Although not super viscous, this whiskey was thick enough to coat the mouth and allow all these flavors to linger for quite a while. It had a lot going on but was still very approachable and drinkable.
I went into this one knowing I loved it, and I finished it off wishing I had more. I love just about everything that High West does, and this is one of my favorite things to come out of there.
Friday, March 9, 2018
- 120.48 Proof
- Batch No. 1
- Region: Kentucky
As weird as it seems, for the first time I was excited for a release of a new blended whiskey, and I actually actively sought it out. Why? Because Little Book represents the first whiskey released by heir to the Jim Beam throne, Freddie Noe (son of Fred Noe and grandson of Booker Noe).
Little Book The Easy is a blend of a four-year-old bourbon, a thirteen-year-old corn whiskey, an approximately six-year-old straight rye whiskey, and an approximately six-year-old straight malt whiskey. The final product was then bottled at full proof, uncut and unfiltered. This is quite the blend, and it packs the biggest punch of any blended whiskey that I've ever had. Going in, this was the most curious I've been in a long time about a new whiskey.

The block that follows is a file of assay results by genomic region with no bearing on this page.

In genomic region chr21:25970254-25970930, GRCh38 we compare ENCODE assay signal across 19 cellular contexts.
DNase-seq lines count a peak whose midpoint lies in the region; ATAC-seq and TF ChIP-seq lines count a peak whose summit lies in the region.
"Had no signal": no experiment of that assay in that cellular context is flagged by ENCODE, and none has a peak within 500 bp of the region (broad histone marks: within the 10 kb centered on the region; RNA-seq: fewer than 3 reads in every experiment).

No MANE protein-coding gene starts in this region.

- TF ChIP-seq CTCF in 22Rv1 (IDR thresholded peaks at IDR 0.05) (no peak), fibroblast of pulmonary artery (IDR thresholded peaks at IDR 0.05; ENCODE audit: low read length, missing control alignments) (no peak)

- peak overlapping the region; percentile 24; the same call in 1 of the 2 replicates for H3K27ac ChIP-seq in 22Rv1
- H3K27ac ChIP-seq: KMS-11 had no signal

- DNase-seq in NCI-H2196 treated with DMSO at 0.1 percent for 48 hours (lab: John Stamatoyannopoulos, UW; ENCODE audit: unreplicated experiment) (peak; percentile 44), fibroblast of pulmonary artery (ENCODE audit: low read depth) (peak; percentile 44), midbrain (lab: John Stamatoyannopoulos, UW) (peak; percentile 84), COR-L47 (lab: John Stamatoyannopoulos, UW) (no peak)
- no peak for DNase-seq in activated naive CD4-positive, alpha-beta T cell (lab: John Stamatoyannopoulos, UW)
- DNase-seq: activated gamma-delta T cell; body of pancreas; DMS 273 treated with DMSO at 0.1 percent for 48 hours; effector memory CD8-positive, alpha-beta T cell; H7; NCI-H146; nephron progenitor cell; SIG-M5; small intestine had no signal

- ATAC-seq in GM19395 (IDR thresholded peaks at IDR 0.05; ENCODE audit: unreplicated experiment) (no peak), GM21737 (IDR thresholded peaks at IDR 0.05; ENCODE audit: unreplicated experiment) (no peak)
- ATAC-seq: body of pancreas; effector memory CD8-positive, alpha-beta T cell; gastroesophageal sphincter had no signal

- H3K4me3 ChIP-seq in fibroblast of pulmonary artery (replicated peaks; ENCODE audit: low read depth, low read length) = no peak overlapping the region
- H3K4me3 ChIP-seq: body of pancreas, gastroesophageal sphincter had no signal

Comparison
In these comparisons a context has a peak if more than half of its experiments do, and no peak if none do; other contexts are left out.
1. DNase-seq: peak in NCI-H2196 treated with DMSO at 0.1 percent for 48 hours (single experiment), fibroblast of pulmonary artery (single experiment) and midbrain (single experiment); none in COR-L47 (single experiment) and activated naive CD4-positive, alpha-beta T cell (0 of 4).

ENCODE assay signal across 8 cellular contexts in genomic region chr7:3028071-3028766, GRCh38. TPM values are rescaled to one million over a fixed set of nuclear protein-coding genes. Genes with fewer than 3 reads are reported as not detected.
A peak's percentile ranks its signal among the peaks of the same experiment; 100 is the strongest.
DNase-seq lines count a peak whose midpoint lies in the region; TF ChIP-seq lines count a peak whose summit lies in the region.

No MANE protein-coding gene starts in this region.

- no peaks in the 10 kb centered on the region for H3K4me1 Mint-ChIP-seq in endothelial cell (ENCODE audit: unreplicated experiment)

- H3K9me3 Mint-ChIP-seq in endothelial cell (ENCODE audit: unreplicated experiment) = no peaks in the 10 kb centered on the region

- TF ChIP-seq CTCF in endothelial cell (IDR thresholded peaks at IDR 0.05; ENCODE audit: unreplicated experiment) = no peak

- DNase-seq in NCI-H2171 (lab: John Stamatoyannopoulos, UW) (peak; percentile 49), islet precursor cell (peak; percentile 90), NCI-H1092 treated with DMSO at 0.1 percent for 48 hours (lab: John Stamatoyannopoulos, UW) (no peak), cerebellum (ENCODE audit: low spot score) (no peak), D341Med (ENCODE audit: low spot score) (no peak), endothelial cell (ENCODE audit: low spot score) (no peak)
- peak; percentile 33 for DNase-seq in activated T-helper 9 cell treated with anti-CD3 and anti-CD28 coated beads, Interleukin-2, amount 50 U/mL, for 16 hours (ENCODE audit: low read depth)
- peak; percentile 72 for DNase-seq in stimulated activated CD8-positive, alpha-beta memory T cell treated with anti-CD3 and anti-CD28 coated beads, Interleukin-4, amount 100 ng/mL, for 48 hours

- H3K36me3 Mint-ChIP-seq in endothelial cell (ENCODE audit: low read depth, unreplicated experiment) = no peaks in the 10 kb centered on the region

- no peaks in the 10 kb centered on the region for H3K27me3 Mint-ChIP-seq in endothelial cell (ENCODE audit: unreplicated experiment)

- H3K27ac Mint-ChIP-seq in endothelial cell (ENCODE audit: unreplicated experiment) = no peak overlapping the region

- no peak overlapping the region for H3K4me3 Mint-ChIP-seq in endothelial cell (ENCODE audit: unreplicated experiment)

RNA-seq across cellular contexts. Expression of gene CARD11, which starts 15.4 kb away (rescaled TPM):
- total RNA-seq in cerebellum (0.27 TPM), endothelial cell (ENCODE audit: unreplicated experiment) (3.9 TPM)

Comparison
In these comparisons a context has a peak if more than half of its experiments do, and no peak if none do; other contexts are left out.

Immediately the nose told me this was going to be a solid whiskey. It was pungent and full of aroma, loaded with brown sugar and molasses. It had some burn (expected given its proof) as well as a nice peppery spice that tickled the nose. I loved the way this whiskey smelled, and I found myself constantly sniffing my glass.
The flavor matched the nose very well, providing a nice mix of heat and sweet (kind of like what I like about mango habanero hot wings). The brown sugar from the nose carries forward to the palate and is certainly the dominant flavor here. It also has a significant amount of corn influence, giving it a sweet cereal flavor that reminded me a lot of Life cereal.
As expected from a Booker's spin-off of sorts, it has a decent amount of burn, but that burn is balanced out by the sweet brown sugar as well as a nice spicy cinnamon that kicks in about half way and lingers forever on the nice long finish. After each swallow I felt like I had just finished a Fireball candy with that sticky, sugary and spicy cinnamon still sticking around on my tongue and in the back of my throat.
Interestingly, in the first few pours I noticed the slightest hint of pine, just subtle enough to notice but not strong enough to stand out. In later pours this flavor really seemed to develop and became much more prominent. While it seems like it should mix well with the heavy cinnamon notes, here it just didn't seem to. Rather, the two flavors seemed to stand in contrast to one another, neither one being a bad flavor but neither one really working with the other either.
Overall, Freddie Noe has something good here, and I will certainly pick up the next expression he releases. This is a big, bold and flavorful blended whiskey the likes of which I've never had before. If all blended whiskeys were like this, they would be far more popular than they are.